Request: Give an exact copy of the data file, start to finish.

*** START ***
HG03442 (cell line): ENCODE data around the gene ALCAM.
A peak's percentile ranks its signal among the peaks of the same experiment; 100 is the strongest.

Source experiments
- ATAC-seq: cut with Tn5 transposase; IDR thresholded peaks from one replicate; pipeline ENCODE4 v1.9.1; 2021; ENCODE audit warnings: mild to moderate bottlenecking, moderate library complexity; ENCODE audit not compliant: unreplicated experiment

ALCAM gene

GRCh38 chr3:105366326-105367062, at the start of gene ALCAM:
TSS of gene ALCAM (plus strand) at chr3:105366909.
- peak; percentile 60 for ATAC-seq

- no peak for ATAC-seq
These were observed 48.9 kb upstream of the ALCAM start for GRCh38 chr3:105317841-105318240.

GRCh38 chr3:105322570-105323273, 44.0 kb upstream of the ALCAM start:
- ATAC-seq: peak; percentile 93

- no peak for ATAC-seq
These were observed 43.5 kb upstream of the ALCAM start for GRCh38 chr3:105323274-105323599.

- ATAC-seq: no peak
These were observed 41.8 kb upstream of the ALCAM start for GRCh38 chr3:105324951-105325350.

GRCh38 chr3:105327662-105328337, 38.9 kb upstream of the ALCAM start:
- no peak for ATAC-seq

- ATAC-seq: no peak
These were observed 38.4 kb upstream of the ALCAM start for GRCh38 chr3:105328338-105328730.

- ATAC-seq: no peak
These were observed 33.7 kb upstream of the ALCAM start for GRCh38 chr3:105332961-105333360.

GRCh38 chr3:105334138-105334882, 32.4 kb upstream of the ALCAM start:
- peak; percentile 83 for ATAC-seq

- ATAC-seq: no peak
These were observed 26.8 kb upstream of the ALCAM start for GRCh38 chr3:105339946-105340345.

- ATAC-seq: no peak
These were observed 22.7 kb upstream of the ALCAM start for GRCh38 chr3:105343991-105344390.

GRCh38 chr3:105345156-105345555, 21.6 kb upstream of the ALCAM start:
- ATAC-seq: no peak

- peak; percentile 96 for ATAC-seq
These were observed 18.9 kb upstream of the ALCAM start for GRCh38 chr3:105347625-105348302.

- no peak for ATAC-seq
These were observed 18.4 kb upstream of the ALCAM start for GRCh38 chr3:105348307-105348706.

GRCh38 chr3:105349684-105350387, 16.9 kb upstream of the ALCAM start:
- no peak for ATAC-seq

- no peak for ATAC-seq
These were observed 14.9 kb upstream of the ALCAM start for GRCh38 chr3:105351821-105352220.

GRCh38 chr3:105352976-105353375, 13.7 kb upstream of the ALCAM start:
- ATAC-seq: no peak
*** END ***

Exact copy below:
HG03442 (cell line): ENCODE data around the gene ALCAM.
A peak's percentile ranks its signal among the peaks of the same experiment; 100 is the strongest.

Source experiments
- ATAC-seq: cut with Tn5 transposase; IDR thresholded peaks from one replicate; pipeline ENCODE4 v1.9.1; 2021; ENCODE audit warnings: mild to moderate bottlenecking, moderate library complexity; ENCODE audit not compliant: unreplicated experiment

ALCAM gene

GRCh38 chr3:105366326-105367062, at the start of gene ALCAM:
TSS of gene ALCAM (plus strand) at chr3:105366909.
- peak; percentile 60 for ATAC-seq

- no peak for ATAC-seq
These were observed 48.9 kb upstream of the ALCAM start for GRCh38 chr3:105317841-105318240.

GRCh38 chr3:105322570-105323273, 44.0 kb upstream of the ALCAM start:
- ATAC-seq: peak; percentile 93

- no peak for ATAC-seq
These were observed 43.5 kb upstream of the ALCAM start for GRCh38 chr3:105323274-105323599.

- ATAC-seq: no peak
These were observed 41.8 kb upstream of the ALCAM start for GRCh38 chr3:105324951-105325350.

GRCh38 chr3:105327662-105328337, 38.9 kb upstream of the ALCAM start:
- no peak for ATAC-seq

- ATAC-seq: no peak
These were observed 38.4 kb upstream of the ALCAM start for GRCh38 chr3:105328338-105328730.

- ATAC-seq: no peak
These were observed 33.7 kb upstream of the ALCAM start for GRCh38 chr3:105332961-105333360.

GRCh38 chr3:105334138-105334882, 32.4 kb upstream of the ALCAM start:
- peak; percentile 83 for ATAC-seq

- ATAC-seq: no peak
These were observed 26.8 kb upstream of the ALCAM start for GRCh38 chr3:105339946-105340345.

- ATAC-seq: no peak
These were observed 22.7 kb upstream of the ALCAM start for GRCh38 chr3:105343991-105344390.

GRCh38 chr3:105345156-105345555, 21.6 kb upstream of the ALCAM start:
- ATAC-seq: no peak

- peak; percentile 96 for ATAC-seq
These were observed 18.9 kb upstream of the ALCAM start for GRCh38 chr3:105347625-105348302.

- no peak for ATAC-seq
These were observed 18.4 kb upstream of the ALCAM start for GRCh38 chr3:105348307-105348706.

GRCh38 chr3:105349684-105350387, 16.9 kb upstream of the ALCAM start:
- no peak for ATAC-seq

- no peak for ATAC-seq
These were observed 14.9 kb upstream of the ALCAM start for GRCh38 chr3:105351821-105352220.

GRCh38 chr3:105352976-105353375, 13.7 kb upstream of the ALCAM start:
- ATAC-seq: no peak